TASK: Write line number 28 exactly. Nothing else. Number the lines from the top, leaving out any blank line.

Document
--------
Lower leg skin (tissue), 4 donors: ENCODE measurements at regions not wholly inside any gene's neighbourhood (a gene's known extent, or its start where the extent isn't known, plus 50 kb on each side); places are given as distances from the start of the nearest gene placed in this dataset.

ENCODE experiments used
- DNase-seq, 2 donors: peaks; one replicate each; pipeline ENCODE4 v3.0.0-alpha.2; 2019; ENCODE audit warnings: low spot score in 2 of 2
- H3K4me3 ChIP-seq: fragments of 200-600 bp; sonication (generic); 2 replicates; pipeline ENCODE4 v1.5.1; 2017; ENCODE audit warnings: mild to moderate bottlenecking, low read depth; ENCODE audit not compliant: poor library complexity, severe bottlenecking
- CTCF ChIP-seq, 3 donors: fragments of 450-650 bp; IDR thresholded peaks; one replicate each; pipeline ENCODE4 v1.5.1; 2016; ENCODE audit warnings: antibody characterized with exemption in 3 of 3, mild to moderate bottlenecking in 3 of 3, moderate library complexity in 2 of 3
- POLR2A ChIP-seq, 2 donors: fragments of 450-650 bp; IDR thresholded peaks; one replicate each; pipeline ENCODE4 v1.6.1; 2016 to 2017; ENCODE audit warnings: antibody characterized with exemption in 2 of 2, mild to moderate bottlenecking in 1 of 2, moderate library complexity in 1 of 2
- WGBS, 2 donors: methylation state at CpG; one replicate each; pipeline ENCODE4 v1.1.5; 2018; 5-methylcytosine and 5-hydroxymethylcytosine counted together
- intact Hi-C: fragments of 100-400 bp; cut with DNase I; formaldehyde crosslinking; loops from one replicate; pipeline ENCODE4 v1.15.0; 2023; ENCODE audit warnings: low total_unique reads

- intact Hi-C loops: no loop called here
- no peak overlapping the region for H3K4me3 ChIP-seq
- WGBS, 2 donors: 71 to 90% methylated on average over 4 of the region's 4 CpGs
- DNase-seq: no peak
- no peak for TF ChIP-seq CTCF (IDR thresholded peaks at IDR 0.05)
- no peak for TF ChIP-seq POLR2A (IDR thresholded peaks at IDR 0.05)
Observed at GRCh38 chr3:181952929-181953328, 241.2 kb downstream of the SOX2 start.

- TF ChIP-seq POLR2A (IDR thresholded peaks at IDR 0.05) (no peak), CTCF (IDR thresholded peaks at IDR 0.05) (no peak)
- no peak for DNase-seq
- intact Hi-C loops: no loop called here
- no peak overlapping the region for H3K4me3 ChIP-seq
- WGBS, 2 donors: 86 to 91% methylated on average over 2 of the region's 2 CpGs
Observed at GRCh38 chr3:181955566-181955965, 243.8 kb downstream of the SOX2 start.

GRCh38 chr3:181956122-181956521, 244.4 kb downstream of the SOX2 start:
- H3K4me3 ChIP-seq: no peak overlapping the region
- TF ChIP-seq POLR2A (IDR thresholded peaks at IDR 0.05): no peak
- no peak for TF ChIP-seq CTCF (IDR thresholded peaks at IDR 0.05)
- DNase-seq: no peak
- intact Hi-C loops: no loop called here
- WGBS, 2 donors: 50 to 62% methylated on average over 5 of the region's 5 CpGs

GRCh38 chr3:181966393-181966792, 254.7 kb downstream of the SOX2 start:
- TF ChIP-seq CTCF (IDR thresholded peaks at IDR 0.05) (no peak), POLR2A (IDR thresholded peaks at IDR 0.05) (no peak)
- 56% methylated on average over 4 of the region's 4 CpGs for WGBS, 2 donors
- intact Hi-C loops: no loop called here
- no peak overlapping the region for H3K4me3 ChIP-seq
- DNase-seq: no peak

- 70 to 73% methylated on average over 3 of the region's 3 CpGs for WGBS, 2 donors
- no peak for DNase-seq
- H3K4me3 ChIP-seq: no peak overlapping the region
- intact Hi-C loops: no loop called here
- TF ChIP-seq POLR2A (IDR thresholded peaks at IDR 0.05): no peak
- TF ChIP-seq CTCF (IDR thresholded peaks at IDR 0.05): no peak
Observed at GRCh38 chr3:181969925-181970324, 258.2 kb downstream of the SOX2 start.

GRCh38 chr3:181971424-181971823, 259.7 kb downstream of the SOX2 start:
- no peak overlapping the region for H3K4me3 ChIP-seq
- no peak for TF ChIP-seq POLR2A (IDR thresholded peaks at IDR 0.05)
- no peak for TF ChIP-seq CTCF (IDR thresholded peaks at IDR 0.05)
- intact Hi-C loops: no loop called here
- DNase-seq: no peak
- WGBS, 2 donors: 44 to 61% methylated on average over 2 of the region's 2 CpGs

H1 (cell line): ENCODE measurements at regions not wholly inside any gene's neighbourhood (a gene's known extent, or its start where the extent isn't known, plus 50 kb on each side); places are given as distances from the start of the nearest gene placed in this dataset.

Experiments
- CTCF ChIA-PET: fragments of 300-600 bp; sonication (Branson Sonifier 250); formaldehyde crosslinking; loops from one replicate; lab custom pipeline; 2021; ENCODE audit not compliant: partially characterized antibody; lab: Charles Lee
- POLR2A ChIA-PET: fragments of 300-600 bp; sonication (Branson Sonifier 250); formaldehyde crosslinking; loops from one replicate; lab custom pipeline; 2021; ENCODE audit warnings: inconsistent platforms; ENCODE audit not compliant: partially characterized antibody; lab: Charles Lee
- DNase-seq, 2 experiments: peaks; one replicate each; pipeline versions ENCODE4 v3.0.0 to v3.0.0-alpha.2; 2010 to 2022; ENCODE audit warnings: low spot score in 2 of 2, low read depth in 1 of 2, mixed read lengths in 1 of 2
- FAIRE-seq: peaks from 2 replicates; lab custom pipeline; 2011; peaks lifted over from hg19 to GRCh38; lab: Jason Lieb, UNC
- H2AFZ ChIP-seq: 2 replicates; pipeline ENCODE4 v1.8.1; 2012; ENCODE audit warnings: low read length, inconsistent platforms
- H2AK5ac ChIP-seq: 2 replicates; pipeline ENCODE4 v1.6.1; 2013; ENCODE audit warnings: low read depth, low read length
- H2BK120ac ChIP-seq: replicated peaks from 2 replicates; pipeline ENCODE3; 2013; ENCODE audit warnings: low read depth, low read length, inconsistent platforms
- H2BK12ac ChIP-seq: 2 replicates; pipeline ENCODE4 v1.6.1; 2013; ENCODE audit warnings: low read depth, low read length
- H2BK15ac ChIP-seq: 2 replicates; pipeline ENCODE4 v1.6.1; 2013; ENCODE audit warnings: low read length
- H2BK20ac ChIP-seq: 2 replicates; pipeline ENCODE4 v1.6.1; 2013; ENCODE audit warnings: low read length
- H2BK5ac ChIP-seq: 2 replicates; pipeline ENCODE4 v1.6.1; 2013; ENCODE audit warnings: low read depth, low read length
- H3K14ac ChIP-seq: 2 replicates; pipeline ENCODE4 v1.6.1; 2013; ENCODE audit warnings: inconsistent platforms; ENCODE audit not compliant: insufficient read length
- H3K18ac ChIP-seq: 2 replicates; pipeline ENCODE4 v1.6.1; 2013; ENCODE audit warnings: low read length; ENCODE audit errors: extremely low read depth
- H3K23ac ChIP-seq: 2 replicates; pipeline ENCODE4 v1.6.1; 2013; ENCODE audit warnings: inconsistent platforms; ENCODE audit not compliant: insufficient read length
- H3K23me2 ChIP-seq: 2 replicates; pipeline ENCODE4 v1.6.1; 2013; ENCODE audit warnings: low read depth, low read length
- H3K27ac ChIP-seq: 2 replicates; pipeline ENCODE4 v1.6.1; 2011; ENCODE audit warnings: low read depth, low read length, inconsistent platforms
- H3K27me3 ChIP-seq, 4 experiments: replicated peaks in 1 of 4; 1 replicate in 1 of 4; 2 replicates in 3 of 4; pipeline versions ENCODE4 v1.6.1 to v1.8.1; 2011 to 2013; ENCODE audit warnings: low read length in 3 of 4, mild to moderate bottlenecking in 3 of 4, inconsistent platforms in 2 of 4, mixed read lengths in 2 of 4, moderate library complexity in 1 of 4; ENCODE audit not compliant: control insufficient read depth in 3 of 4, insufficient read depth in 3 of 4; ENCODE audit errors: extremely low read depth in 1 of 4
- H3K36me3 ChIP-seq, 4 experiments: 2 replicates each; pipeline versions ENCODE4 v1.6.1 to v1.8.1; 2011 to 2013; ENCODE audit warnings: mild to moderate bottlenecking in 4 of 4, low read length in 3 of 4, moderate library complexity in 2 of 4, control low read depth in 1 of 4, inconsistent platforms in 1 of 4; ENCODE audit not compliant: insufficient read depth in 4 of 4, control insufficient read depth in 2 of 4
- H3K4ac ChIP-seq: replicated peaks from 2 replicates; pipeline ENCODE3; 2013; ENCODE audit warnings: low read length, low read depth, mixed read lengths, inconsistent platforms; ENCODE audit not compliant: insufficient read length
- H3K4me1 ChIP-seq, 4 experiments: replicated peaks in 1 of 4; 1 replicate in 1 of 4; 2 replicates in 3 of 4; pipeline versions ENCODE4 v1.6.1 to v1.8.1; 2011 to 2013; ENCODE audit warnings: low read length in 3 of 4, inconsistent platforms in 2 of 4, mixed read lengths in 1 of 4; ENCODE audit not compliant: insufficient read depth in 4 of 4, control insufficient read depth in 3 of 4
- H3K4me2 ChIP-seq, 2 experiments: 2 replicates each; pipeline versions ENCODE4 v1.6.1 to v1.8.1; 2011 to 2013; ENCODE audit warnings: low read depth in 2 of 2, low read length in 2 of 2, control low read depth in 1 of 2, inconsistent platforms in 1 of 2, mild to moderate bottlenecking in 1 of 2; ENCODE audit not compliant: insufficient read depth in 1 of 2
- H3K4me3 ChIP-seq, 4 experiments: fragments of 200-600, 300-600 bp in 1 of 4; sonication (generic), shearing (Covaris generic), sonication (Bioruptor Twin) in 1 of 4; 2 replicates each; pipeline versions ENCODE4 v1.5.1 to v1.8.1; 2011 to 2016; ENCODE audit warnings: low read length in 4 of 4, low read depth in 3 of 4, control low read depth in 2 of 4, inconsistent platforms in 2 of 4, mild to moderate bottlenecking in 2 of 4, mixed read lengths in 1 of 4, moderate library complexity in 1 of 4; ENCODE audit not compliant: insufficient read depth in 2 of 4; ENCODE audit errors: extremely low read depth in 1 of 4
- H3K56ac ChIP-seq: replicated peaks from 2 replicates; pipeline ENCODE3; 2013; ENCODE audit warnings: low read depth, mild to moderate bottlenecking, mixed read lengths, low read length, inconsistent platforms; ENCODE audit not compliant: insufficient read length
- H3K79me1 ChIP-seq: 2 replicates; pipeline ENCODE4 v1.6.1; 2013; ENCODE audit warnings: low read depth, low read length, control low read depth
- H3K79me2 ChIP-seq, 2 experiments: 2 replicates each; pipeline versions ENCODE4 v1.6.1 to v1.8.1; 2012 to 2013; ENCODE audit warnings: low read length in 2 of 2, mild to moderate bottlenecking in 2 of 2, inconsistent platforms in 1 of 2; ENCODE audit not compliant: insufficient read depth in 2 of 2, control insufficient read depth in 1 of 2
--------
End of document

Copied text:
- WGBS, 2 donors: 50 to 62% methylated on average over 5 of the region's 5 CpGs